Dynamically installed anchors are torpedo-shaped anchors that are installed by dropping them through the ocean such that they self-bury in the soft seabeds typically encountered in deep water. This paper presents and considers field data from reduced scale anchor tests at two sites to validate a new release-to-rest model for dynamically installed anchors. This model extends existing studies by considering the motion of the anchor from the point of release in the water column, modeling the drag resistance that acts on the anchor and its mooring line. Simulations from the model, together with data from the field tests, demonstrate the importance of considering the free-fall in water phase of installation, because the drag developed on the mooring line can be significant for larger release heights, reducing the anchor velocity as it arrives at the seabed by up to 44%. The soil embedment phase of the model also considers drag resistance on the anchor-and optionally on the mooring line-and accounts for the effect of the high anchor velocities on soil strength using a simple power law. Model simulations are shown in the paper to be in very good agreement with the anchor motion data measured in the field tests, resulting in predicted anchor embedments that are in agreement with the field database of over 100 anchor installations to an accuracy of ±10%.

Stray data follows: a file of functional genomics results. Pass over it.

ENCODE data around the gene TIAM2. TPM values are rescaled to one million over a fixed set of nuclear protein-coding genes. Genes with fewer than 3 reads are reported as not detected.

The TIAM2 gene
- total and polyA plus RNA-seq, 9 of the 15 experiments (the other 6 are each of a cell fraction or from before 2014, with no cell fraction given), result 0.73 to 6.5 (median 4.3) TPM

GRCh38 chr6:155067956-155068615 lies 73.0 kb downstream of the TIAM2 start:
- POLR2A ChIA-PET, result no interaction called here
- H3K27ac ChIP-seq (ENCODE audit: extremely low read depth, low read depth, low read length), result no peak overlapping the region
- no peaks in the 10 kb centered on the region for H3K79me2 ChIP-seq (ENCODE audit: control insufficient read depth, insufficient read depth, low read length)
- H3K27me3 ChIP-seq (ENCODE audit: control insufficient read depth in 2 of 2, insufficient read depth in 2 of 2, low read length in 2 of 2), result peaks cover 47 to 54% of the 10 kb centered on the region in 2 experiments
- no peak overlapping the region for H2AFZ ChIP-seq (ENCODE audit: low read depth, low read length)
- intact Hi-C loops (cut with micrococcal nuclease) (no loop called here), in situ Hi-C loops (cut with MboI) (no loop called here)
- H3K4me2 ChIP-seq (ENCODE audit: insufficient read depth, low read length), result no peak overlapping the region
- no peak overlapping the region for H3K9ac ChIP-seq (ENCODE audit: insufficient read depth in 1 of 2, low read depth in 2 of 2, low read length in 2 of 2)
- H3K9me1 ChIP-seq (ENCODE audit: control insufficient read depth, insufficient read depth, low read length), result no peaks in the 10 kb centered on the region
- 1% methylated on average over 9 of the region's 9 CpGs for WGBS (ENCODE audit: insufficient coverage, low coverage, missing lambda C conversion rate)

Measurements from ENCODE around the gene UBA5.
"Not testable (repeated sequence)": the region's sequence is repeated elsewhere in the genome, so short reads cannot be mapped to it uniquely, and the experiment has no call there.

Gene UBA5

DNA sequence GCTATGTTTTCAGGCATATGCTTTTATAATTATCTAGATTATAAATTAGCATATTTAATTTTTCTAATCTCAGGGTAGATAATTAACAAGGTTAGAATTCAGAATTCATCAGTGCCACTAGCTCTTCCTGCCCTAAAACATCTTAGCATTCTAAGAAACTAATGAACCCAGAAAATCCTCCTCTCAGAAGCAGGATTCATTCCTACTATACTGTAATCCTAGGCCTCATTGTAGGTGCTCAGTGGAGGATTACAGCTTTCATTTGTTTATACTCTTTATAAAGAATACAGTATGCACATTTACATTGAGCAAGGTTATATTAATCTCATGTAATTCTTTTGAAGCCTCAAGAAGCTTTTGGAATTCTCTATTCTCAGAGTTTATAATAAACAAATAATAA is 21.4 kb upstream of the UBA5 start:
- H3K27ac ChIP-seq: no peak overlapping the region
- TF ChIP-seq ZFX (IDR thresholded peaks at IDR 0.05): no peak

|Journal||Journal of Geotechnical and Geoenvironmental Engineering|
|Publication status||Published - 1 Sep 2017|